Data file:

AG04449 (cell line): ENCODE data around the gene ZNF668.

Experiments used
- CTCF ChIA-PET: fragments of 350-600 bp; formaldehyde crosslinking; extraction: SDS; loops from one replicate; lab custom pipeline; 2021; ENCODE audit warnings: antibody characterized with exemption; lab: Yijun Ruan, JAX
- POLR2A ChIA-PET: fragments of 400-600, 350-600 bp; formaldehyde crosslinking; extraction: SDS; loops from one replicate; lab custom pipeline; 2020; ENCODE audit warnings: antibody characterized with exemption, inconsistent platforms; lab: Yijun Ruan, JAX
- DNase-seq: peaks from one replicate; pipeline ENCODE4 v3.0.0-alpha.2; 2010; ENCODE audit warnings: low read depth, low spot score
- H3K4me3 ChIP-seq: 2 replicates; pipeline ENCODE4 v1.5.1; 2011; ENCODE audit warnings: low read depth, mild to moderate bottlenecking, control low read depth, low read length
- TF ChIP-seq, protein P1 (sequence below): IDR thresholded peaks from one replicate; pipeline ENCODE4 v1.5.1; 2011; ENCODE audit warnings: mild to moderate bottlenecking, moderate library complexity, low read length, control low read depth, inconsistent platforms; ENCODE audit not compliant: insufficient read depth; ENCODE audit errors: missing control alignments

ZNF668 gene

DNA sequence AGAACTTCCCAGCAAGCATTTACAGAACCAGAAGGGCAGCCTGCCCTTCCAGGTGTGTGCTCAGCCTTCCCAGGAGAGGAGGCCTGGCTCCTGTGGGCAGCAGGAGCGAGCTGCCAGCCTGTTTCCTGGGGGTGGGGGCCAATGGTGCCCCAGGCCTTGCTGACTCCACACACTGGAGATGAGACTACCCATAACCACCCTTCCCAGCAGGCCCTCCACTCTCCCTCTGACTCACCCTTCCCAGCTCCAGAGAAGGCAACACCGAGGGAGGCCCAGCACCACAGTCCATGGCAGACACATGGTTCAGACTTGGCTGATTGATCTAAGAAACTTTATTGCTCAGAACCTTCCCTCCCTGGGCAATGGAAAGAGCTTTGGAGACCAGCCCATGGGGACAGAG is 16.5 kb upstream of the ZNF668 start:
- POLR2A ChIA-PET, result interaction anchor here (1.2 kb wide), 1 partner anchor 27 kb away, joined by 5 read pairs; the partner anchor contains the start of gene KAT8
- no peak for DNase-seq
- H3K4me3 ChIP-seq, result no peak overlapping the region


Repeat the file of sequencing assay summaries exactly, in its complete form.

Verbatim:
AG04449 (cell line): ENCODE data around the gene ZNF668.

Experiments used
- CTCF ChIA-PET: fragments of 350-600 bp; formaldehyde crosslinking; extraction: SDS; loops from one replicate; lab custom pipeline; 2021; ENCODE audit warnings: antibody characterized with exemption; lab: Yijun Ruan, JAX
- POLR2A ChIA-PET: fragments of 400-600, 350-600 bp; formaldehyde crosslinking; extraction: SDS; loops from one replicate; lab custom pipeline; 2020; ENCODE audit warnings: antibody characterized with exemption, inconsistent platforms; lab: Yijun Ruan, JAX
- DNase-seq: peaks from one replicate; pipeline ENCODE4 v3.0.0-alpha.2; 2010; ENCODE audit warnings: low read depth, low spot score
- H3K4me3 ChIP-seq: 2 replicates; pipeline ENCODE4 v1.5.1; 2011; ENCODE audit warnings: low read depth, mild to moderate bottlenecking, control low read depth, low read length
- TF ChIP-seq, protein P1 (sequence below): IDR thresholded peaks from one replicate; pipeline ENCODE4 v1.5.1; 2011; ENCODE audit warnings: mild to moderate bottlenecking, moderate library complexity, low read length, control low read depth, inconsistent platforms; ENCODE audit not compliant: insufficient read depth; ENCODE audit errors: missing control alignments

ZNF668 gene

DNA sequence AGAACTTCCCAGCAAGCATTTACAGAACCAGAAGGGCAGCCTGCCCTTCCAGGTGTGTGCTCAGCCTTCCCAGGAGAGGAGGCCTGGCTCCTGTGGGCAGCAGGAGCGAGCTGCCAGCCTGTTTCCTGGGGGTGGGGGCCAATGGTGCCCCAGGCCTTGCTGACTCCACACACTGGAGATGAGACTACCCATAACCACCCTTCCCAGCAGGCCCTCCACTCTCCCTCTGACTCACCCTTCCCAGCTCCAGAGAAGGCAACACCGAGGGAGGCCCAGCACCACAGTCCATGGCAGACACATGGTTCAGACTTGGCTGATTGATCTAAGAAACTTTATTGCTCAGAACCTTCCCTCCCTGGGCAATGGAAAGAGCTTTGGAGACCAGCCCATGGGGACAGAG is 16.5 kb upstream of the ZNF668 start:
- POLR2A ChIA-PET, result interaction anchor here (1.2 kb wide), 1 partner anchor 27 kb away, joined by 5 read pairs; the partner anchor contains the start of gene KAT8
- no peak for DNase-seq
- H3K4me3 ChIP-seq, result no peak overlapping the region